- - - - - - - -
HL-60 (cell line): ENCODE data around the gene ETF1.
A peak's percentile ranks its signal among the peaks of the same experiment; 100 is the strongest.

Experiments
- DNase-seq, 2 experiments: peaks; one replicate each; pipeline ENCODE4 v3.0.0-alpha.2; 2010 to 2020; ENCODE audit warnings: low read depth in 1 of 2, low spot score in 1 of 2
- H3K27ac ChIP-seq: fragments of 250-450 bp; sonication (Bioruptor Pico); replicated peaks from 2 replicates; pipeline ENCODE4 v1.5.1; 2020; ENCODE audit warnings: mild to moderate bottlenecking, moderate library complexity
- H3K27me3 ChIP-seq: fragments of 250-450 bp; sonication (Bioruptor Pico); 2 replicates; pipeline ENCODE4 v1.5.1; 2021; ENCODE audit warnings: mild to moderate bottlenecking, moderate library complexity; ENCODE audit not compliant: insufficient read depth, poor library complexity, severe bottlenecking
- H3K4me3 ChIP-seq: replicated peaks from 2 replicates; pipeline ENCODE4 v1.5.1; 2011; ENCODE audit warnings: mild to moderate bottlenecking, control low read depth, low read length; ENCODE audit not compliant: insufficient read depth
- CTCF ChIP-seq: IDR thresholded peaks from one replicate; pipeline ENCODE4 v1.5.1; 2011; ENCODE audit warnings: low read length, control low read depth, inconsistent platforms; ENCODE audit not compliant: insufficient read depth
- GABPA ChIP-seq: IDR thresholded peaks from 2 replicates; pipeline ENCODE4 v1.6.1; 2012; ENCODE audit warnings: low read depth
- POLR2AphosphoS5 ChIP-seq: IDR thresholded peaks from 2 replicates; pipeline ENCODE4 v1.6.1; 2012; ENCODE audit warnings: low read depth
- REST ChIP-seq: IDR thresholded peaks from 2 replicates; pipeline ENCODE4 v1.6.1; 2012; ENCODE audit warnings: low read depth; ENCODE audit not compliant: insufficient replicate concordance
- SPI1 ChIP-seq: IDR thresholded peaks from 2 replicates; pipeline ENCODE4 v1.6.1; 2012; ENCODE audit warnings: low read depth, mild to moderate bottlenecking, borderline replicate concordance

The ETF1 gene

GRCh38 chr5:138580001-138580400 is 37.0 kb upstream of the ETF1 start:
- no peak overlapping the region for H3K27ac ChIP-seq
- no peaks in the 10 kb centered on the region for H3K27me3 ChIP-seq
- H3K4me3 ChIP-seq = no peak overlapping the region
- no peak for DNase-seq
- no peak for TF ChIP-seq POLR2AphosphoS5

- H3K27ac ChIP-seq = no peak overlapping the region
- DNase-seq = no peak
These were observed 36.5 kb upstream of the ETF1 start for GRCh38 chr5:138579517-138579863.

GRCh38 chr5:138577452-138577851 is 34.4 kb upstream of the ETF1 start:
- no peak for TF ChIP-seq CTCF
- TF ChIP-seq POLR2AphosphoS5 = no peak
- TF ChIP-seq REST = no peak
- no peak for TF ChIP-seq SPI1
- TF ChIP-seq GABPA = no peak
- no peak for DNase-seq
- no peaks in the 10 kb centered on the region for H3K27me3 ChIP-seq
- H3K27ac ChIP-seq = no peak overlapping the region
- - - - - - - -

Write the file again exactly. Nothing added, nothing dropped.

HL-60 (cell line): ENCODE data around the gene ETF1.
A peak's percentile ranks its signal among the peaks of the same experiment; 100 is the strongest.

Experiments
- DNase-seq, 2 experiments: peaks; one replicate each; pipeline ENCODE4 v3.0.0-alpha.2; 2010 to 2020; ENCODE audit warnings: low read depth in 1 of 2, low spot score in 1 of 2
- H3K27ac ChIP-seq: fragments of 250-450 bp; sonication (Bioruptor Pico); replicated peaks from 2 replicates; pipeline ENCODE4 v1.5.1; 2020; ENCODE audit warnings: mild to moderate bottlenecking, moderate library complexity
- H3K27me3 ChIP-seq: fragments of 250-450 bp; sonication (Bioruptor Pico); 2 replicates; pipeline ENCODE4 v1.5.1; 2021; ENCODE audit warnings: mild to moderate bottlenecking, moderate library complexity; ENCODE audit not compliant: insufficient read depth, poor library complexity, severe bottlenecking
- H3K4me3 ChIP-seq: replicated peaks from 2 replicates; pipeline ENCODE4 v1.5.1; 2011; ENCODE audit warnings: mild to moderate bottlenecking, control low read depth, low read length; ENCODE audit not compliant: insufficient read depth
- CTCF ChIP-seq: IDR thresholded peaks from one replicate; pipeline ENCODE4 v1.5.1; 2011; ENCODE audit warnings: low read length, control low read depth, inconsistent platforms; ENCODE audit not compliant: insufficient read depth
- GABPA ChIP-seq: IDR thresholded peaks from 2 replicates; pipeline ENCODE4 v1.6.1; 2012; ENCODE audit warnings: low read depth
- POLR2AphosphoS5 ChIP-seq: IDR thresholded peaks from 2 replicates; pipeline ENCODE4 v1.6.1; 2012; ENCODE audit warnings: low read depth
- REST ChIP-seq: IDR thresholded peaks from 2 replicates; pipeline ENCODE4 v1.6.1; 2012; ENCODE audit warnings: low read depth; ENCODE audit not compliant: insufficient replicate concordance
- SPI1 ChIP-seq: IDR thresholded peaks from 2 replicates; pipeline ENCODE4 v1.6.1; 2012; ENCODE audit warnings: low read depth, mild to moderate bottlenecking, borderline replicate concordance

The ETF1 gene

GRCh38 chr5:138580001-138580400 is 37.0 kb upstream of the ETF1 start:
- no peak overlapping the region for H3K27ac ChIP-seq
- no peaks in the 10 kb centered on the region for H3K27me3 ChIP-seq
- H3K4me3 ChIP-seq = no peak overlapping the region
- no peak for DNase-seq
- no peak for TF ChIP-seq POLR2AphosphoS5

- H3K27ac ChIP-seq = no peak overlapping the region
- DNase-seq = no peak
These were observed 36.5 kb upstream of the ETF1 start for GRCh38 chr5:138579517-138579863.

GRCh38 chr5:138577452-138577851 is 34.4 kb upstream of the ETF1 start:
- no peak for TF ChIP-seq CTCF
- TF ChIP-seq POLR2AphosphoS5 = no peak
- TF ChIP-seq REST = no peak
- no peak for TF ChIP-seq SPI1
- TF ChIP-seq GABPA = no peak
- no peak for DNase-seq
- no peaks in the 10 kb centered on the region for H3K27me3 ChIP-seq
- H3K27ac ChIP-seq = no peak overlapping the region